added as the cells weaken. Three units of new cells in series will give as great a voltage as the bulb will
stand, since it has the same voltage rating as the 0.6-ampere bulb.
(7) Supply will also furnish, in special cases, a high-voltage bulb rated at 2 amperes and from 6
to 8 volts. This bulb consumes such a large amount of current that it is not economical or practical,
except in cases where the observer desires not only a brilliant light but also a light with its beam slightly
diffused. With fresh cells connected in five units of four cells each, the 2-ampere, 6-volt bulb should
burn well for about 20 hours, after which its brilliancy will decrease noticeably. Add other units, one at
a time, as needed. When eight units do not provide the required amount of light, dispose of the older
cells and use fresh units. A comparison of the number of cells used with this bulb and with the smaller
bulbs shows why this lamp is not practicable. It gives a beam only slightly more intense, but it requires
a large number of cells, which in undesirable when weight is a serious consideration.
f. Testing Cells. Use a pocket ammeter to test the cells as they are used. Cells showing no energy
should be thrown away. In general, cells of less than 4 or 5 amperes are of no use. Cold cells never test
well and will show a poor light. Warm cold cells and test them before throwing them away. Freezing
permanently injures dry cells.
g. Lamp Adjustments. Aside from the electric connections, there are only two adjustments needed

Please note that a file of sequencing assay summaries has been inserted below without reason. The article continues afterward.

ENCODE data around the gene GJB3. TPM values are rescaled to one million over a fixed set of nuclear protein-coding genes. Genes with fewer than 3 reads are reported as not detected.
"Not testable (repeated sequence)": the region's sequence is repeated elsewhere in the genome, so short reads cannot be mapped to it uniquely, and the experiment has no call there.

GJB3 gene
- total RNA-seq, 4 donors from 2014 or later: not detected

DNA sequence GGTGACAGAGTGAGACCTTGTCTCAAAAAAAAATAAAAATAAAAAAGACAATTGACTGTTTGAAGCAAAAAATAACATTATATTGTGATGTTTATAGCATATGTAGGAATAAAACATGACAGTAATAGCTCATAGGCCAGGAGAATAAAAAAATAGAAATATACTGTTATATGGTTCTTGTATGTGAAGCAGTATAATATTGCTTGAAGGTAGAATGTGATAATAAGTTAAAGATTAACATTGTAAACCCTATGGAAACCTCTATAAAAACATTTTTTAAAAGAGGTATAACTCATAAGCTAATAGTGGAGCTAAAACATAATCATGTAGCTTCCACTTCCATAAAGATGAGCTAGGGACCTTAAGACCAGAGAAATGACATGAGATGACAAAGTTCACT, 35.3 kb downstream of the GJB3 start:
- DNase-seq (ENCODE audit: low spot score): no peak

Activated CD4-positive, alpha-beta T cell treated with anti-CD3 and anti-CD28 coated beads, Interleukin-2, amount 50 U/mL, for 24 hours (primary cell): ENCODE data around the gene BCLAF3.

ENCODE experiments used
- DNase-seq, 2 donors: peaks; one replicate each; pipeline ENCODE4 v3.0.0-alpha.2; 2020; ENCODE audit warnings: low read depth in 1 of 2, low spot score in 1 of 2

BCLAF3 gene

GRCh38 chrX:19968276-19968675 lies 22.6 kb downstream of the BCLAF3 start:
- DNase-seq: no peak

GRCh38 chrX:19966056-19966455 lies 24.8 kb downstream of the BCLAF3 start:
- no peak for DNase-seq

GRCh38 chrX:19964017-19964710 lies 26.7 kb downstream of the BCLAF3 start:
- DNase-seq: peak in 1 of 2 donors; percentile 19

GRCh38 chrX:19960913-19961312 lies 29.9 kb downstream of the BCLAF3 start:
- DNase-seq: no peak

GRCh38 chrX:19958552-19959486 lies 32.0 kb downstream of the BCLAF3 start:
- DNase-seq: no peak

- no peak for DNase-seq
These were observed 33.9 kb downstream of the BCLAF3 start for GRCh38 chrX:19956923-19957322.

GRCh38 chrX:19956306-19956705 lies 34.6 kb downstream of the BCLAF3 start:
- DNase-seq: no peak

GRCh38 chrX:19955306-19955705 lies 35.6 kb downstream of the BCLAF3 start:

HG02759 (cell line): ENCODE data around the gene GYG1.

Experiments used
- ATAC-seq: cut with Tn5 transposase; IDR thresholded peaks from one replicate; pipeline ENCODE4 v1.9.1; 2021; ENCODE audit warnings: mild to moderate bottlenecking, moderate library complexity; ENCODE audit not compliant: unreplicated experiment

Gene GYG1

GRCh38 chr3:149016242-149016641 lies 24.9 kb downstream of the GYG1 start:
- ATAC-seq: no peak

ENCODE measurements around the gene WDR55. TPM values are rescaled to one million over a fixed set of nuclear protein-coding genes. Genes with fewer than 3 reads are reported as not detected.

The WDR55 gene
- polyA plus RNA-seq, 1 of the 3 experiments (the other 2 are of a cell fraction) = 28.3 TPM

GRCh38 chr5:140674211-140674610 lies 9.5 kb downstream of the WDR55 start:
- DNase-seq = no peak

for any of the lamps--one for focus and the other for the sighting device. These adjustments should be
(1) Properly focus the lamp at all times, regardless of how brilliant the filament of the bulb may
be. The light will not be effective at any distance if it is not correctly focused. Each bulb will require a
slightly different focus. This is true even of the same kind of bulbs of apparently the same size, because
the position of the filament relative to the base of the bulb is rarely the same. Therefore, focus the lamp
every time the bulb is changed and refocus after the lamp is transported since the vibration will likely
cause a change. Make a focusing adjustment by turning the screw socket into which the bulb fits.
Focus the lamp at night by directing the light upon a flat surface, such a tarpaulin or tent,
about 100 feet away and turning the adjusting screw until the brightest part of the disk is
a little larger than the lens of the lamp. As much light as possible should be concentrated
within the area.
Focus the lamp during the day by standing about 100 feet away from the lamp, with your
eyes in the path of the beam. Have someone turn the focusing screw back and forth until
the point is found where the light is the brightest, there are no black rings or spots on the
reflector, and the spread of the bright beam is a little more than 1 foot (as found when
moving the eye up and down and sidewise in the beam's path).